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    Apoorva: Kerala appams in a Manglorean curry house - not to mention its famous seafood too.

The good news is that Apoorva, the Manglorean curry house at Horniman Circle, near the Bombay Samachar office, has started serving Kerala appams with chicken stew. And there are few foods more satisfying than appam and stew. It is available only for dinner, and there is a cook, exclusively for the appams, who comes in the evenings and makes them. I suggest, you try him out. Also, try out the appams. Most people in Mumbai are not familiar with them.

The appam is, in simplest terms, a toddy fermented rice roti. It is white and smooth, the texture of a good idli, a little plump at the cente, thinning out on the sides, slightly sour, because of the toddy taste. You dip it in the chicken stew gravy, make it soggy and eat it. Of course, you do not have to eat it with the chicken stew. In Kerala, they prefer it with mutton stew. And, at Apoorva, you may eat it with their ghassis, the thick curries that they pepare their surmais and prawns in. But best, eat it with their chicken stew. For one thing, it is prepared the Kerala way.

The chicken used is deshi. A paste of green chillis, khaskhas, dry coconut, coriander, a little tamarind juice is made and coconut water added to it. And the chicken is cooked in this, topped with a vaghar of curry pattas and rye. Yes, the chicken is with bones.

For the appam, raw rice, soaked in water for a half hour, is used, ground with a pinch of salt, blended with egg white, and the entire mixture fermented with coconut water (since toddy is not available). The paste is cooked in coconut oil in a special caste iron karai, fabricated only in Kerala. The cooking is strictly on coal fire. Only one side is cooked. How does it differ from dossa? The dough for the dossa is more smoothly grounded, and the dossa is cooked directly on gas, by spreading it on a tahva. And, of course, a dossa is a dossa, an appam is appam.You get the chicken stew with two appams, Rs. 50 downstairs in the general hall, Rs. 70 upstairs in the airconditioned place. The quality of the food is the same, the extra is for the service ... imported crockery, etc.Apoorva (postal address: Noble Chambers, S. A. Brelvi Road, Fort, phone - 287 0335) has recently been renovated, upstairs and downstairs, more tables, brighter, airier, new menu. There is a difference in price of around 15 per cent. Frankly, I do not carewhere I sit, I go for the food, not the air-conditioning.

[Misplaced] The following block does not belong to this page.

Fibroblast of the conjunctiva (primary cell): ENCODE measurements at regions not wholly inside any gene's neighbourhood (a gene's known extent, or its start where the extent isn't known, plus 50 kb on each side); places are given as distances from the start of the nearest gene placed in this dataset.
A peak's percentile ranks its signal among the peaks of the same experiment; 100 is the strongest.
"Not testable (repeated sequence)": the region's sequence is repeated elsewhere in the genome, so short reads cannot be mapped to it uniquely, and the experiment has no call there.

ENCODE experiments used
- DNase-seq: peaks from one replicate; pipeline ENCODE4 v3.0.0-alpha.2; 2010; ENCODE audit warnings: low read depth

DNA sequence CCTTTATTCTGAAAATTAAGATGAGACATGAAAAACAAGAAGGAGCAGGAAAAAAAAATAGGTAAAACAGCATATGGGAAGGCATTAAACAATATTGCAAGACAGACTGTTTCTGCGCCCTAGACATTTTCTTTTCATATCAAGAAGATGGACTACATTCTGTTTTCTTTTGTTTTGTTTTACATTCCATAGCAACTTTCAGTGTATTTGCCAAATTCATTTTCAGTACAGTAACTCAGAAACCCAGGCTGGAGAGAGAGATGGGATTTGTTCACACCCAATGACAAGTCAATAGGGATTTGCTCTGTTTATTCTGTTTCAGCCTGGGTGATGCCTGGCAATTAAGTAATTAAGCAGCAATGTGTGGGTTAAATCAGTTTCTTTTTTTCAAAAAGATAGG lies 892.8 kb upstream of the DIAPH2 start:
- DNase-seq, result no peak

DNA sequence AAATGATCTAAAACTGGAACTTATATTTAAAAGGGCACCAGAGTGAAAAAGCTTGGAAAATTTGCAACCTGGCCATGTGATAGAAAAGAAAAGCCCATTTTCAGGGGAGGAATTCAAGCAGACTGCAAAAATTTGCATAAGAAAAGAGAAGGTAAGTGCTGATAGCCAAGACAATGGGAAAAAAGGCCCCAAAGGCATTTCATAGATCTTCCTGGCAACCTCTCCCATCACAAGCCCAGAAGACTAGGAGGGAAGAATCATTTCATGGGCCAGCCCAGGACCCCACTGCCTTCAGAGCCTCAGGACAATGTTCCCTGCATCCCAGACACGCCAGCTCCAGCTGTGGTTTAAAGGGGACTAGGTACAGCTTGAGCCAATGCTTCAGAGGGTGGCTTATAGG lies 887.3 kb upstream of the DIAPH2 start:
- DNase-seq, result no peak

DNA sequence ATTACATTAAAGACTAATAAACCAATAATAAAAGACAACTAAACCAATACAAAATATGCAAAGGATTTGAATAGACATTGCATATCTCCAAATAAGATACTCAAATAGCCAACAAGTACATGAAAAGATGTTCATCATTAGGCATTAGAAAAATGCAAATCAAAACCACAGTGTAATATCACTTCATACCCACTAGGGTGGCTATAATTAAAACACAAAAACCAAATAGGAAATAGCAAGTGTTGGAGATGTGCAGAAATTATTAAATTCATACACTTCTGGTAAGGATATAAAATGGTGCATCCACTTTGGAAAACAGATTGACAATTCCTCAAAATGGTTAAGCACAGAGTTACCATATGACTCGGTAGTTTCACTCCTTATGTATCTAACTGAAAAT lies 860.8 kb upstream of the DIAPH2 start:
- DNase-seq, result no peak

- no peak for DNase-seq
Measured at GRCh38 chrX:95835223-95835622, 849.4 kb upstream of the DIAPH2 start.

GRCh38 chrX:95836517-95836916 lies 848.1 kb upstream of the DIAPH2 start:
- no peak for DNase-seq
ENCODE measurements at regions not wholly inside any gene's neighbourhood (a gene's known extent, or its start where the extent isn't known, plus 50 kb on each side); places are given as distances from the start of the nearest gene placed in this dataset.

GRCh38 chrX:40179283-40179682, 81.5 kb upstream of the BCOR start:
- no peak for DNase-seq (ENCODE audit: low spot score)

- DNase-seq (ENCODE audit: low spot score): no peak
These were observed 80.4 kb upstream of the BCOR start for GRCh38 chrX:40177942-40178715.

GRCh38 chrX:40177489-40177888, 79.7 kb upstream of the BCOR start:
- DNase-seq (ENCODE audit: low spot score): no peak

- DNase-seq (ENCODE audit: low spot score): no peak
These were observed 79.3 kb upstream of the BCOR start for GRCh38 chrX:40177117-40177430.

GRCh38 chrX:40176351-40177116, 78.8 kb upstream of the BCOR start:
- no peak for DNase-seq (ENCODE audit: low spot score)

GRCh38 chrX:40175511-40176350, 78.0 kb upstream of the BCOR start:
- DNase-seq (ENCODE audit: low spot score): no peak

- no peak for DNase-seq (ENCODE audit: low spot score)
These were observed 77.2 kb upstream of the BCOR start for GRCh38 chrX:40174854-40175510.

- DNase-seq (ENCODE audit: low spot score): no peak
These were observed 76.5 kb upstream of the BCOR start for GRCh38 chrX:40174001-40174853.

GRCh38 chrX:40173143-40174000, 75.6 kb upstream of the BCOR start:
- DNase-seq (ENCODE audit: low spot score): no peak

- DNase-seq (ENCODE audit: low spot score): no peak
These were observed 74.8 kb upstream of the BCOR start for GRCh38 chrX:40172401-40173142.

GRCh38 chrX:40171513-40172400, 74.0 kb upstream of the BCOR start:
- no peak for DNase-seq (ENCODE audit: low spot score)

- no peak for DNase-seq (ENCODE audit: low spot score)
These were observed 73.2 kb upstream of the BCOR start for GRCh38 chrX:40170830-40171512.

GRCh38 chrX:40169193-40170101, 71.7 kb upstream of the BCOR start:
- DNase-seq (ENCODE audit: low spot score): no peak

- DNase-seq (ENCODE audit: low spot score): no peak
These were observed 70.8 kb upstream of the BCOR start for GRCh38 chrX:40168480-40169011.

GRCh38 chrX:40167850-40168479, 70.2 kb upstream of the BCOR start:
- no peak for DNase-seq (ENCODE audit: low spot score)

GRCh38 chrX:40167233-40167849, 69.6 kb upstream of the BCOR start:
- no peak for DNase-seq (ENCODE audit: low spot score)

The new menu also introduces patri, another Kerala favourite, a rice puri prepared with boiled rice and jeera, deep fried. It is somewhat like th Maharashtrian komdi wadi. It tastes like muug (chakli) and is also eated with chicken stew.Apoorva, however, like its other Manglorean couterparts in the Fort, is famous for its seafood. The fish and crab curries, pomfret, bhangda, surmai, the plump lady fish (kane), shell fish (teesri-clam), fried in grated coconut, lobster. Chandrahas Shetty, one of the cousins running the restuarant (the other is Devdas Alva), has given me tutions in distinguishing the prawns. The biggest are the jumbo prawns (a single prawn could weigh as much as 110 gms.), you get about 9 pieces per kilo; next, the tiger prawns, 12 to 13 pieces per kilo; then the king prawns,, 20 to 25 pieces per kilo. Finally, there are the shrimps, that are used in making the prawn curries (Manglorean, Goan, Parsi), the kapsi or white prawns. The larger the prawn, the more is the price. The smaller the prawn, the better is the taste. Check it out.

The seafood menu does not end here. There's oysters, mussels; oysters in curry (Rs. 75), with just salt and pepper, butter garlic (Rs. 120), garlic chilli (Rs. 120). Unortunately, you do not get oysters all the time, sometimes there is a beak of two to three months. But there is squid, Bombay duck, fish roe.

Try the squid masala (Rs. 80). It is a little like an octopus, but it is not an octopus and those who think it is are grossly mistaken. The octopus has legs all around it, the squid also has several legs, but under its head. For cooking, the head and legs are discarded, only the body is used, it is full of flesh, no bones. At Apoorva, it is cut in strips, for easier cooking, and it is cooked on a slow flame. The art is in the cooking, it can very easily turn rubbery.

The squid is an acquired taste, not so the Bombay duck (Rs. 55). There are few more tasty and digestible fishes than this which bears the `originl' name of the city. They cook it in the traditional style, pressing out the water, removing the single bone, then pan-frying it, in rava or otherwise. If you have not had Bombay duck, you are not a Bombayman, you are a Mumbaikar.

Finally, the gaboli, fish roe. The best eggs come from the boi, which you get in Navsari. At Apoorva, they use the pomfret roe. It is served with ghassi, the ghassi made first, then the roe inserted into it and gently cooked. This is necessary because otherwise it would crumble. How does it taste? Like a thousand eggs bursting into your mouth.

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